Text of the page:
You may be aware that, alongside some 60 universities across the country, our University will experience industrial action by some members of the University & College Union (UCU) from Thursday 22 February.
I would like to apologise to you for this, let you know how the University will endeavour to ensure your studies are not adversely affected and set out some of the background to the issue. The University has also published a series of questions and answers to help you, which we will update as new information becomes available.
Most importantly, you should know that the University will remain open throughout the industrial action, and we expect the majority of teaching and learning activity to proceed as usual. Please assume that your lectures, seminars and other classes are taking place unless notified otherwise.
While I respect the rights of staff to peaceful protest, including industrial action, our priority as a University will be to ensure that we do everything we can to minimise disruption to our thousands of students and the many other staff who do not wish to participate in industrial action.
When is the industrial action?
The UCU has announced a series of strikes at Nottingham and some 60 other universities across 22-23 and 26-28 February, and 5-8 and 12-16 March. Action short of a strike will run from 22 February to 19 June 2018, where UCU members are asked by the union to work to contract.
What will happen during industrial action?
We expect the majority of teaching and assessment to take place as planned. More than 75% of our academic staff are not members of the University & College Union. Even so, where a member of staff takes industrial action on one day, it should not be assumed that they will continue to do so on other days.
It is therefore important that you assume all activities are going ahead, including the supervision of projects and dissertations, and that you attend as planned, unless you hear otherwise from your lecturer or School. Similarly, you should continue to submit assignments to existing deadlines.
We are working with Schools to ensure that they communicate with you effectively, and make plans to recover disrupted learning activities, maintain assessment deadlines and look at where revised deadlines might be helpful. As further information becomes available, your School will advise you.
Our libraries, computer rooms, and other learning environments and services will be available as normal throughout the period to enable you to continue your studies and independent learning.
Where sessions are likely to experience disruption, your Schools will endeavour to give you advance notice where at all possible. However, staff do not have to inform the University in advance that they intend to take industrial action, so this might not be possible in every case.
Can I request compensation or a refund of fees?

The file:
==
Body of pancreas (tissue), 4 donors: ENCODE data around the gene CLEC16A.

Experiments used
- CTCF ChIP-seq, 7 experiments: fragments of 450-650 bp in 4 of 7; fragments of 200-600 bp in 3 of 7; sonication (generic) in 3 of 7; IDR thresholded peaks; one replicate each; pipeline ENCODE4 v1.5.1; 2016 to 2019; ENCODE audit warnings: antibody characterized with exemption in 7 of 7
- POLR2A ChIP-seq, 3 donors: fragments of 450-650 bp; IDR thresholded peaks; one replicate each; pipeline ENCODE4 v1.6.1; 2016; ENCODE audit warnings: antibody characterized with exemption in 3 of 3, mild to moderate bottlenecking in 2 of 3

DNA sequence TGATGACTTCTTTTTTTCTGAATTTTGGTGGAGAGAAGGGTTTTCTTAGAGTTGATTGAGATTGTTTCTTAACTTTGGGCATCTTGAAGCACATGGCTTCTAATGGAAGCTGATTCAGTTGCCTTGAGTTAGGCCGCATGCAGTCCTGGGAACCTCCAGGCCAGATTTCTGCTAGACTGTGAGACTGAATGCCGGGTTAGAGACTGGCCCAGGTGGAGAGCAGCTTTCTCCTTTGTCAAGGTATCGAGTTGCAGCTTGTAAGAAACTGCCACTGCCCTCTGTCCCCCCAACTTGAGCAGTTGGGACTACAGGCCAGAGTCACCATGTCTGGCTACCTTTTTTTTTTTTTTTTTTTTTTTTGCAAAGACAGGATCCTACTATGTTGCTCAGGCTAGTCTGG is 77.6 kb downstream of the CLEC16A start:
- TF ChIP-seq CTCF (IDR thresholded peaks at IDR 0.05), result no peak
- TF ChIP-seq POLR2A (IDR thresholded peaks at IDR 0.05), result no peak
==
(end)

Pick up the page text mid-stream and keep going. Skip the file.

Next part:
I appreciate this is a question that has received some recent media attention, and indeed has been raised by a number of students at Nottingham. Our priority as a University is to ensure that the industrial action does not adversely affect our students, and given the actions we are taking to minimise disruption, circumstances giving rise to a right to financial compensation are unlikely to arise.
Of course, students can raise complaints through our Student Complaints Policy, and can also contact the Students’ Union for advice. Usually this will be when a student has evidence in support of the complaint.
What is the background to the dispute?
The Universities Superannuation Scheme (USS) is a national pension scheme with some 400,000 members. There is an estimated £6.1 billion deficit between the value of the scheme’s assets, ie what is available in the pension pot, and its liabilities, ie what it will need to pay in pensions.
For our University alone, this would mean an extra £22 million each year in pension payments made by both the University and our staff. To put that into context, £22 million is more than the entire amount the University will generate this year for additional investment in our staff, our students, our research, and our teaching.
National representatives of both universities (UUK) and staff (UCU) have negotiated for many months, holding more than 30 meetings to agree a solution. In March, all pension scheme members will be consulted on a proposal to modify it to address the deficit and ensure it is stable, secure and continues to provide attractive benefits and affordability for scheme members and universities alike. We are encouraging our staff to respond fully to the consultation.
The proposal would continue the payments made by universities into the pension scheme at 18% of every staff member’s salary. All pension benefits saved up to April 2019 would be unaffected by the changes.
This is a national pension scheme, with a national deficit, and requires a national solution - which is why there will be a national consultation. No individual Vice-Chancellor will have influence over what is decided.
However, as this University’s Vice-Chancellor, I am committed to ensuring our staff have every opportunity to have their say in the consultation. This is because I believe it is important for all members to make their voices heard, but without adversely affecting the education of you, our students.
This is a subject that understandably arouses strong feelings. I have had discussions with your Student Union officers and with the University’s UCU representatives. It is essential that whatever our individual feelings about this debate, we continue to engage with each other, as we have so far, in a constructive and respectful way.
I appreciate that the forthcoming strikes may create some disruption, but I have every confidence that our University community will work hard to minimise the impact this may have on you.
Professor Shearer West
Posted on Wednesday 14th February 2018